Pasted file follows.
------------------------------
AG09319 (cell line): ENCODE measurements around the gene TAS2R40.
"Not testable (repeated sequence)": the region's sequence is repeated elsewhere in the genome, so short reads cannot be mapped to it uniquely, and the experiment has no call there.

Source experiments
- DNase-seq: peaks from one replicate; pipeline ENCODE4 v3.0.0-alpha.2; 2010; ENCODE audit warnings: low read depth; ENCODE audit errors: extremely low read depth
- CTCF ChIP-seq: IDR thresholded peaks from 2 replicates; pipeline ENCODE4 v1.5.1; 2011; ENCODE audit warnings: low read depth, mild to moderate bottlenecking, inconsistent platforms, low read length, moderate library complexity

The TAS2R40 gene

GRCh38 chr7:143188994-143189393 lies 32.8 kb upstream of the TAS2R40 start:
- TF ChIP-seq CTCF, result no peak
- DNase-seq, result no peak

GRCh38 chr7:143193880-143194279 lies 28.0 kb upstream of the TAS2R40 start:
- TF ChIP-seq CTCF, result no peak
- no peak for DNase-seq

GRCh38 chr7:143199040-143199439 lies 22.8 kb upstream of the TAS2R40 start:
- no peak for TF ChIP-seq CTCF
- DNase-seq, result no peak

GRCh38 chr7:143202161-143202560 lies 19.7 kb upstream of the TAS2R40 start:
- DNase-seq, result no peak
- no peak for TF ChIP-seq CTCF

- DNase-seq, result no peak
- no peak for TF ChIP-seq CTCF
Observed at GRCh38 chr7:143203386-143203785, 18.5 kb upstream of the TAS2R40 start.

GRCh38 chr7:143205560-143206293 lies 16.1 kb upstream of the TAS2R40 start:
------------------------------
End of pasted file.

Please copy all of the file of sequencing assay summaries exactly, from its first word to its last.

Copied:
AG09319 (cell line): ENCODE measurements around the gene TAS2R40.
"Not testable (repeated sequence)": the region's sequence is repeated elsewhere in the genome, so short reads cannot be mapped to it uniquely, and the experiment has no call there.

Source experiments
- DNase-seq: peaks from one replicate; pipeline ENCODE4 v3.0.0-alpha.2; 2010; ENCODE audit warnings: low read depth; ENCODE audit errors: extremely low read depth
- CTCF ChIP-seq: IDR thresholded peaks from 2 replicates; pipeline ENCODE4 v1.5.1; 2011; ENCODE audit warnings: low read depth, mild to moderate bottlenecking, inconsistent platforms, low read length, moderate library complexity

The TAS2R40 gene

GRCh38 chr7:143188994-143189393 lies 32.8 kb upstream of the TAS2R40 start:
- TF ChIP-seq CTCF, result no peak
- DNase-seq, result no peak

GRCh38 chr7:143193880-143194279 lies 28.0 kb upstream of the TAS2R40 start:
- TF ChIP-seq CTCF, result no peak
- no peak for DNase-seq

GRCh38 chr7:143199040-143199439 lies 22.8 kb upstream of the TAS2R40 start:
- no peak for TF ChIP-seq CTCF
- DNase-seq, result no peak

GRCh38 chr7:143202161-143202560 lies 19.7 kb upstream of the TAS2R40 start:
- DNase-seq, result no peak
- no peak for TF ChIP-seq CTCF

- DNase-seq, result no peak
- no peak for TF ChIP-seq CTCF
Observed at GRCh38 chr7:143203386-143203785, 18.5 kb upstream of the TAS2R40 start.

GRCh38 chr7:143205560-143206293 lies 16.1 kb upstream of the TAS2R40 start: